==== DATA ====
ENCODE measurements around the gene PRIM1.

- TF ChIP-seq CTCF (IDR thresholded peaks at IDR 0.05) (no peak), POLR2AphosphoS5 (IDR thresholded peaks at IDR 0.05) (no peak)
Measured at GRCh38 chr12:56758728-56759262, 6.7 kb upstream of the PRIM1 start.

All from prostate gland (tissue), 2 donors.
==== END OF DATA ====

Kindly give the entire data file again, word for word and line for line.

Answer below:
ENCODE measurements around the gene PRIM1.

- TF ChIP-seq CTCF (IDR thresholded peaks at IDR 0.05) (no peak), POLR2AphosphoS5 (IDR thresholded peaks at IDR 0.05) (no peak)
Measured at GRCh38 chr12:56758728-56759262, 6.7 kb upstream of the PRIM1 start.

All from prostate gland (tissue), 2 donors.